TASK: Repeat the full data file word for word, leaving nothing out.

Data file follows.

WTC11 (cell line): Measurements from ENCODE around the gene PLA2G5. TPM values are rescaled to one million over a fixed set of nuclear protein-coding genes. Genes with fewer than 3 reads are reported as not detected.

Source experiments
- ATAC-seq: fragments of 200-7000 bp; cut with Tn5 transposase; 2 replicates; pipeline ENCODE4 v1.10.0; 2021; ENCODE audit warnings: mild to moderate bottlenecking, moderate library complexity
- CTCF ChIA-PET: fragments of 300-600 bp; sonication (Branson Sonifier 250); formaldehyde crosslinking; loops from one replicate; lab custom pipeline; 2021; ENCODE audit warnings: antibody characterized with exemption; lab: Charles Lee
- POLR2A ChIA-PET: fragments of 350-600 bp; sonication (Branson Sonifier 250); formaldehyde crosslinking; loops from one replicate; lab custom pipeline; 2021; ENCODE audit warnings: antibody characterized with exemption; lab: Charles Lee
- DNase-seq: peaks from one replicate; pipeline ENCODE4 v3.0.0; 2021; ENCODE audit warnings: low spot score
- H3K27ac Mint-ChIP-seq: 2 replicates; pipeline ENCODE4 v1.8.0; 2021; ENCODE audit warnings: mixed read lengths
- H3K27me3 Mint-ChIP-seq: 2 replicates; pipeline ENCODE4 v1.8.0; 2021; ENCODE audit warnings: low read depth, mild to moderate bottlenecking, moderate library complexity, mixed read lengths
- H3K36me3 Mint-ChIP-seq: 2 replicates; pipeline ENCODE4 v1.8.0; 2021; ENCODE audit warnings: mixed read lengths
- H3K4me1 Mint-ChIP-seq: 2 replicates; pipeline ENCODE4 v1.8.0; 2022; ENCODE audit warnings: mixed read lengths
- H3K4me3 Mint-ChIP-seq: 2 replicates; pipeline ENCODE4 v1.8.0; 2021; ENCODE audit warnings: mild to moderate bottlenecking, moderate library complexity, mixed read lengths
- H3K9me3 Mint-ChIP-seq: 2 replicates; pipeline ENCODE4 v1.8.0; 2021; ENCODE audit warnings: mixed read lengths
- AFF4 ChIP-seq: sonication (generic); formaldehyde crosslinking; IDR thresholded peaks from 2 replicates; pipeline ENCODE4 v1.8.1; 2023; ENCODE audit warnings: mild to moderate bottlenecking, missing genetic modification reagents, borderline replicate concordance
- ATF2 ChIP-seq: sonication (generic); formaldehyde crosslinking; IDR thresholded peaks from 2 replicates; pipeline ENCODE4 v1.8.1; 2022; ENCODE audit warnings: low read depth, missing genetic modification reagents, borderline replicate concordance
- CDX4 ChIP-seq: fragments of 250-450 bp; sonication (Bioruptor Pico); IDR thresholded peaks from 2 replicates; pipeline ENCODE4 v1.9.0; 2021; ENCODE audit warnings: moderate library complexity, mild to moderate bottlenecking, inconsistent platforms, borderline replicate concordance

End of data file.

WTC11 (cell line): Measurements from ENCODE around the gene PLA2G5. TPM values are rescaled to one million over a fixed set of nuclear protein-coding genes. Genes with fewer than 3 reads are reported as not detected.

Source experiments
- ATAC-seq: fragments of 200-7000 bp; cut with Tn5 transposase; 2 replicates; pipeline ENCODE4 v1.10.0; 2021; ENCODE audit warnings: mild to moderate bottlenecking, moderate library complexity
- CTCF ChIA-PET: fragments of 300-600 bp; sonication (Branson Sonifier 250); formaldehyde crosslinking; loops from one replicate; lab custom pipeline; 2021; ENCODE audit warnings: antibody characterized with exemption; lab: Charles Lee
- POLR2A ChIA-PET: fragments of 350-600 bp; sonication (Branson Sonifier 250); formaldehyde crosslinking; loops from one replicate; lab custom pipeline; 2021; ENCODE audit warnings: antibody characterized with exemption; lab: Charles Lee
- DNase-seq: peaks from one replicate; pipeline ENCODE4 v3.0.0; 2021; ENCODE audit warnings: low spot score
- H3K27ac Mint-ChIP-seq: 2 replicates; pipeline ENCODE4 v1.8.0; 2021; ENCODE audit warnings: mixed read lengths
- H3K27me3 Mint-ChIP-seq: 2 replicates; pipeline ENCODE4 v1.8.0; 2021; ENCODE audit warnings: low read depth, mild to moderate bottlenecking, moderate library complexity, mixed read lengths
- H3K36me3 Mint-ChIP-seq: 2 replicates; pipeline ENCODE4 v1.8.0; 2021; ENCODE audit warnings: mixed read lengths
- H3K4me1 Mint-ChIP-seq: 2 replicates; pipeline ENCODE4 v1.8.0; 2022; ENCODE audit warnings: mixed read lengths
- H3K4me3 Mint-ChIP-seq: 2 replicates; pipeline ENCODE4 v1.8.0; 2021; ENCODE audit warnings: mild to moderate bottlenecking, moderate library complexity, mixed read lengths
- H3K9me3 Mint-ChIP-seq: 2 replicates; pipeline ENCODE4 v1.8.0; 2021; ENCODE audit warnings: mixed read lengths
- AFF4 ChIP-seq: sonication (generic); formaldehyde crosslinking; IDR thresholded peaks from 2 replicates; pipeline ENCODE4 v1.8.1; 2023; ENCODE audit warnings: mild to moderate bottlenecking, missing genetic modification reagents, borderline replicate concordance
- ATF2 ChIP-seq: sonication (generic); formaldehyde crosslinking; IDR thresholded peaks from 2 replicates; pipeline ENCODE4 v1.8.1; 2022; ENCODE audit warnings: low read depth, missing genetic modification reagents, borderline replicate concordance
- CDX4 ChIP-seq: fragments of 250-450 bp; sonication (Bioruptor Pico); IDR thresholded peaks from 2 replicates; pipeline ENCODE4 v1.9.0; 2021; ENCODE audit warnings: moderate library complexity, mild to moderate bottlenecking, inconsistent platforms, borderline replicate concordance